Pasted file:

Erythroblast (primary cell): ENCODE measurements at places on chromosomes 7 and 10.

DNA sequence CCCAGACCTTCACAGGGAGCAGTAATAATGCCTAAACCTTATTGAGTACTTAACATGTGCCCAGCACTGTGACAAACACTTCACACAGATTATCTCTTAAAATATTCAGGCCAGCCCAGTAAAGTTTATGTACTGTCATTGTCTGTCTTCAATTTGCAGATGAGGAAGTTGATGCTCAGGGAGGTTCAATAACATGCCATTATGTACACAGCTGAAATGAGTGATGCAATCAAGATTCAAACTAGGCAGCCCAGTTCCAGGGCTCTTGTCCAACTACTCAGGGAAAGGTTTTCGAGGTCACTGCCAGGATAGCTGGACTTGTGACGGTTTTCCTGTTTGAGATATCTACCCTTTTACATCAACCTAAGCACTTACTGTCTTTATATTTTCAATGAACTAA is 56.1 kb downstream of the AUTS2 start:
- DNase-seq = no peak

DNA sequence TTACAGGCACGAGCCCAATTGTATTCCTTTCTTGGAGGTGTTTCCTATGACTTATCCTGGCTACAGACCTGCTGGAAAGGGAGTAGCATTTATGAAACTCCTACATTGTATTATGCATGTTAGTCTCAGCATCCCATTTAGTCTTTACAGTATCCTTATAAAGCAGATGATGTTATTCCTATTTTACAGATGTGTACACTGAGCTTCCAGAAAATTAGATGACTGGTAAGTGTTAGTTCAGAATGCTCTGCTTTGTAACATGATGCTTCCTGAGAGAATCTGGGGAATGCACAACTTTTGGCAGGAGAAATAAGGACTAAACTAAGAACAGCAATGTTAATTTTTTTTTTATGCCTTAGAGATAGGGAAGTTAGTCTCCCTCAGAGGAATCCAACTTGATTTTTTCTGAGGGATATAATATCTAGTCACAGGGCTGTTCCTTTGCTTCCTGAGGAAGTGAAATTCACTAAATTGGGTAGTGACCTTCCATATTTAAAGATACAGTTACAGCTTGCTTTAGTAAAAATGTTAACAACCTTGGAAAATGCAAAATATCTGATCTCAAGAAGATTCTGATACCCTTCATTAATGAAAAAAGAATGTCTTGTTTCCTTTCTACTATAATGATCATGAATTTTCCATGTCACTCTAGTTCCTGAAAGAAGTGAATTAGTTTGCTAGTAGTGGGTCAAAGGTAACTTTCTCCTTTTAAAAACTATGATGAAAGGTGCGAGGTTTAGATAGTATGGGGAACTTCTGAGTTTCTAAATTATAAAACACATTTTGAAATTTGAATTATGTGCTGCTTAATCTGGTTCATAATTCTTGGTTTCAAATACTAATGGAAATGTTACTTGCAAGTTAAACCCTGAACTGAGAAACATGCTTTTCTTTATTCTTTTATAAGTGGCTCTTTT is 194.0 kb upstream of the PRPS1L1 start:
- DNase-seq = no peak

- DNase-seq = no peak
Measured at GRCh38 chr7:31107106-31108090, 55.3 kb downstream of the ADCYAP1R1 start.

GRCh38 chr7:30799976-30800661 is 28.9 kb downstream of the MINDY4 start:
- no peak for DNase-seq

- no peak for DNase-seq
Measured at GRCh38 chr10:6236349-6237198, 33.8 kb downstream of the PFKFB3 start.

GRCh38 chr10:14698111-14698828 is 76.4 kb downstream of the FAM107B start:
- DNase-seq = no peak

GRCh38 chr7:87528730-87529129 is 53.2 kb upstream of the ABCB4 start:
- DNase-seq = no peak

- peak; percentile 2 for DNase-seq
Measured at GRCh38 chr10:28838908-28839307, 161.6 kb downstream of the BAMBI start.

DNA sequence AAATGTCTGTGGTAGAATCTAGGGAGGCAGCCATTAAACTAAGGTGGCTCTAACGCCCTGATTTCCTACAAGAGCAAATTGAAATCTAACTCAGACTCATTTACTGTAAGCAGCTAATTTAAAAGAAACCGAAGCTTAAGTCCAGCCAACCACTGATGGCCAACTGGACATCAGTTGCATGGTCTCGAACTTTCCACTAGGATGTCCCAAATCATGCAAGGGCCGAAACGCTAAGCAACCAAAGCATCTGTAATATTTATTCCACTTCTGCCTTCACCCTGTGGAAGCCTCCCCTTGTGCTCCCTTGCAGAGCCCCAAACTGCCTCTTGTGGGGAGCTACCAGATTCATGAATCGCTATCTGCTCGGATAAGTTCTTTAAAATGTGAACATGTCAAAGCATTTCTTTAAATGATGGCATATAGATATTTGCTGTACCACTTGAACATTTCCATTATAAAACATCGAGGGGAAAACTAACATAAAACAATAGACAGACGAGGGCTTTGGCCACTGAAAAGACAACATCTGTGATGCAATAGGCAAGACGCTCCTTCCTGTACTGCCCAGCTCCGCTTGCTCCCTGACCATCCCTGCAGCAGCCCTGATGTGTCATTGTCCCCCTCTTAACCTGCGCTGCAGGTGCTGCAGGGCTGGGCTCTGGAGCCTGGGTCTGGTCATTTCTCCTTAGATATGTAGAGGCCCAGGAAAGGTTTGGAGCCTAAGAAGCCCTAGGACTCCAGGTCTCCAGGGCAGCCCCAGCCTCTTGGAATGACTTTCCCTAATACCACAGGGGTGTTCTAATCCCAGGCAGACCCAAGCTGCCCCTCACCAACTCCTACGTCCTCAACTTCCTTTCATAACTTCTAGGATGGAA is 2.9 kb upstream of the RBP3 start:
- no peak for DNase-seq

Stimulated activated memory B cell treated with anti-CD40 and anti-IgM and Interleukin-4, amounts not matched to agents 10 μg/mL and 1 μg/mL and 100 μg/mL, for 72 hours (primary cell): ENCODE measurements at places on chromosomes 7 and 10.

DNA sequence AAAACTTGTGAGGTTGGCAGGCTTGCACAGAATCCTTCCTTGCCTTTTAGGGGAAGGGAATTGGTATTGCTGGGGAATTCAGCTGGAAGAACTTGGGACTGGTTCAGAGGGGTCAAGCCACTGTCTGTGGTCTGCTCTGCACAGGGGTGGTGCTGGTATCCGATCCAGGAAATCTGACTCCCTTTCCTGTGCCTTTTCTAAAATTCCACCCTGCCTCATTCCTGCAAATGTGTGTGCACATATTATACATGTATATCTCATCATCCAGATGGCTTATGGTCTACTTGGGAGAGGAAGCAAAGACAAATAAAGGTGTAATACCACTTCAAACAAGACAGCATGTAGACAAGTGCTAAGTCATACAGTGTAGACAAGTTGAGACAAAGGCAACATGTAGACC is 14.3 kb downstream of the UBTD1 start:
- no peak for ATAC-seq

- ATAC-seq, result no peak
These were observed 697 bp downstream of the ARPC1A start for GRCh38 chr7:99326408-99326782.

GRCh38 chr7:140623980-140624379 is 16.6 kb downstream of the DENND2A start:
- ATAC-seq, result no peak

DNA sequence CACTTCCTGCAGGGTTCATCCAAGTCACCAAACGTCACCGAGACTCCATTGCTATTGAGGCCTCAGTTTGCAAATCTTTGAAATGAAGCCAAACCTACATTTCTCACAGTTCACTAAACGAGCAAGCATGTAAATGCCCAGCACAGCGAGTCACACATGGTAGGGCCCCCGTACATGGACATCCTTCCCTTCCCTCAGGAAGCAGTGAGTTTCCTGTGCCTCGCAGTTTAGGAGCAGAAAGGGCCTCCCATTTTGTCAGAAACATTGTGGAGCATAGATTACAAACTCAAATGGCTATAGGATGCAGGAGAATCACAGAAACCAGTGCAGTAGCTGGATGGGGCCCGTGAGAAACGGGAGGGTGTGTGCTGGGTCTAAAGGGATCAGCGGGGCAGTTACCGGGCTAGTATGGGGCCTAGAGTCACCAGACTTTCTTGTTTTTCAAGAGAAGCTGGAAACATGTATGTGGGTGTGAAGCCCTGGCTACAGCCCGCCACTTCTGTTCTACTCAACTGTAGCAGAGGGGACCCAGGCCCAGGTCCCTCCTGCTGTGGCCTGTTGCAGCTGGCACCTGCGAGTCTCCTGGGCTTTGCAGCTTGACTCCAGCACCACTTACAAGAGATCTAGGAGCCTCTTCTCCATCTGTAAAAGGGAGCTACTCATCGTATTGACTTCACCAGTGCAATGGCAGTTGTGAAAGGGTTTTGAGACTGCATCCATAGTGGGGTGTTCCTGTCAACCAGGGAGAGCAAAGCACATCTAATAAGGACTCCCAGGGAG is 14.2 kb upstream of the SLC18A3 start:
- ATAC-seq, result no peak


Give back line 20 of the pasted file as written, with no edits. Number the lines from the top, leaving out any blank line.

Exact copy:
Stimulated activated memory B cell treated with anti-CD40 and anti-IgM and Interleukin-4, amounts not matched to agents 10 μg/mL and 1 μg/mL and 100 μg/mL, for 72 hours (primary cell): ENCODE measurements at places on chromosomes 7 and 10.